A companion to a library exhibit, with materials on African American colonization, abolition, migration, and participation in the Work Projects Administration (WPA). From the American Memory Project at the Library of Congress. (LII)
Black Facts Online -- http://www.blackfacts.com/
An "online searchable database of Black History facts." Users can search the database by date (month and day) or keyword for facts. (LII)
Black History Hotlist: A Collection of Internet Sites -- http://www.kn.pacbell.com/wired/BHM/bh_hotlist.html
This is a collection of links to Internet resources for exploring African American history and issues. Topics include Black History Month (February), slavery, abolition, the Underground Railroad, Buffalo soldiers, civil rights movement, Million Man March, poetry, news, people, and much more. Part of the Education First initiative of SBC Pacific Bell. (LII)
Black History Month -- http://www.infoplease.com/spot/bhm1.html
To observe Black History Month, this Information Please site features articles on black history and biographies of notable African Americans in politics, history, entertainment, arts, and sports. It also offers information and links about colleges, holidays, the Spingarn Medal, Tuskegee syphilis experiment, preferred racial or ethnic terminology, statistics on population and earnings, a Civil Rights timeline, and literature. (LII)
Black History Month Resources -- http://www.tntech.edu/history/bhmonth.html
A directory of links to sites celebrating Black History Month, including biographies, articles, almanacs, associations, historical events, encyclopedias, periodicals, military and government sources, archives, research centers, and more. From the history department at Tennessee Technological University. (LII)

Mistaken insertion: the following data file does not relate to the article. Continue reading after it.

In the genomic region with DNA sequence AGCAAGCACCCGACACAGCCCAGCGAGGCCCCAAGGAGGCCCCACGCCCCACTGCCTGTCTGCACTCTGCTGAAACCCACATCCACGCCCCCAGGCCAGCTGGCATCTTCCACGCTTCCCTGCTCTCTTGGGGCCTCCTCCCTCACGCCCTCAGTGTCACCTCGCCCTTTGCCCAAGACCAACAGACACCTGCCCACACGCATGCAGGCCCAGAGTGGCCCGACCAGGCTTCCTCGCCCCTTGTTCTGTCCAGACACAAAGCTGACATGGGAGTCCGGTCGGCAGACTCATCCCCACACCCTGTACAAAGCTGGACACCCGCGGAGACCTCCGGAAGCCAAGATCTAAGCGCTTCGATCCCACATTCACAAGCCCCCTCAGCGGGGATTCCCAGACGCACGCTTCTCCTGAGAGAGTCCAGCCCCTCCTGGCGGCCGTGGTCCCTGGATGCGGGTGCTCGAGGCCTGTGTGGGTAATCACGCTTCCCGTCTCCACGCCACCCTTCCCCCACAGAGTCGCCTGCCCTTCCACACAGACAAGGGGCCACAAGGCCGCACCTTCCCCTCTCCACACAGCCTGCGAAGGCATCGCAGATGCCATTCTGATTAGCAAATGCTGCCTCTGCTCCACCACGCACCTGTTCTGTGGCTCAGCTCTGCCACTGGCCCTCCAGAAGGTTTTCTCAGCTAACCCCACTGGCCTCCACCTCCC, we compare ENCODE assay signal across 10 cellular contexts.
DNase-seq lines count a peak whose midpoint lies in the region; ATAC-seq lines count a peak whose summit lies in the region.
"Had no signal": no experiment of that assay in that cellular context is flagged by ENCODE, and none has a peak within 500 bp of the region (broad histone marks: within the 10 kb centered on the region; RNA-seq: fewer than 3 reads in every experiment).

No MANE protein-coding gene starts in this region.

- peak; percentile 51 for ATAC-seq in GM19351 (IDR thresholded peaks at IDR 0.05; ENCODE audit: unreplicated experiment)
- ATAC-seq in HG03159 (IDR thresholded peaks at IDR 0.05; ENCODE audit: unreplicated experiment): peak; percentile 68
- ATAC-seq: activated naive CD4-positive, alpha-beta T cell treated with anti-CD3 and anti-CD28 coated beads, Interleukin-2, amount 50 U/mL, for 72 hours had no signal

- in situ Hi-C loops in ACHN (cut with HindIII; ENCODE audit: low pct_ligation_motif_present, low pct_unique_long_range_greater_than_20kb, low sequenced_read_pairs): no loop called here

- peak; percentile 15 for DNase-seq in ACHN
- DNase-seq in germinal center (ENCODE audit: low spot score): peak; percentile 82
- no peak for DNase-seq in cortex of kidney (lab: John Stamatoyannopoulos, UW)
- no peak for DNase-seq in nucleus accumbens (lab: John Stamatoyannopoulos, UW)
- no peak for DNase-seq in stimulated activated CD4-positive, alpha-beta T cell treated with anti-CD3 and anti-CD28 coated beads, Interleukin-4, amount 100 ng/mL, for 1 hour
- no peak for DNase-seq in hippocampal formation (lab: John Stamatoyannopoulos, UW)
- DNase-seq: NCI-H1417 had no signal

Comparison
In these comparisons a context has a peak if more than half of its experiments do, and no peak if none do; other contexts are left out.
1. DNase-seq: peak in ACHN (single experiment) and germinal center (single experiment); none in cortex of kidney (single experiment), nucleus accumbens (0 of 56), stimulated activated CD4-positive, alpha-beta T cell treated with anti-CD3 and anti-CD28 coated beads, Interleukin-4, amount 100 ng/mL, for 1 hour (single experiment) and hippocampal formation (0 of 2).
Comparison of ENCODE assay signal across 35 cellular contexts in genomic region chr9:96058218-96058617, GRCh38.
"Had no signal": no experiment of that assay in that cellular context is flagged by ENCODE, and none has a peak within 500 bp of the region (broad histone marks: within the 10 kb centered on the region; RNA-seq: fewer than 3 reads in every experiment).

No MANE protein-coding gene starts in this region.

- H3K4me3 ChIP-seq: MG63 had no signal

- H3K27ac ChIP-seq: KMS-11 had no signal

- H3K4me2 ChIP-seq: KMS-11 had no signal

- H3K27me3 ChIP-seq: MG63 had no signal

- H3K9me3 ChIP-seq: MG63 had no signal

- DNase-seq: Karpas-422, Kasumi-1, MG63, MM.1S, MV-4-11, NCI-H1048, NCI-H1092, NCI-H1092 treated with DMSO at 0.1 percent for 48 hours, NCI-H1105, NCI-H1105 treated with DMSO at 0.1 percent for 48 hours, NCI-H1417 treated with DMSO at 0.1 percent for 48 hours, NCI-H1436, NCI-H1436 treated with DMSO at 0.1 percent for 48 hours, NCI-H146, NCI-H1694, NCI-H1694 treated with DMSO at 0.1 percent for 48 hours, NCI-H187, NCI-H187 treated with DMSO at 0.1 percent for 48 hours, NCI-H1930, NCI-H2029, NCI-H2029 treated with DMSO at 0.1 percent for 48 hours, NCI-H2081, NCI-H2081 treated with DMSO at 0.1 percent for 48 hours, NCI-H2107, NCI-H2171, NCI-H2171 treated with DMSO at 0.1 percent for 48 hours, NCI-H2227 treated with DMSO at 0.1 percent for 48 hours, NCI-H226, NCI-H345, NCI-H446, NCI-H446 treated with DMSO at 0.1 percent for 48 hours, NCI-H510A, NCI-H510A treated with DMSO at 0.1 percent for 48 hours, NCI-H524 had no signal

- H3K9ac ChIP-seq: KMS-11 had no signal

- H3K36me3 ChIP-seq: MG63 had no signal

Encyclopaedia Britannica's Guide to Black History -- http://search.eb.com/Blackhistory/
"This site presents a vast array of articles, hundreds of images, and a wide assortment of audio clips, film clips, and multimedia presentations. The timeline traces two millennia of black history, and the browse features enable you to pinpoint the central people, places, topics, and events covered in black history." (LII)
Gateway to African American History -- http://tinyurl.com/dphkw
Many documents, articles, and links about Black History Month, Martin Luther King Jr., Black History stamps, civil rights, art and literature, and other topics. From the U.S. Department of State's Bureau of International Information Programs. (LII)
In Motion: The African American Migration Experience -- http://www.inmotionaame.org/
This site contains tens of thousands of essays, books, articles, manuscripts, illustrations, lesson plans, and maps related to African-American migration during the past four hundred years. From the New York Public Library's Schomburg Center for Research in Black Culture. (LII)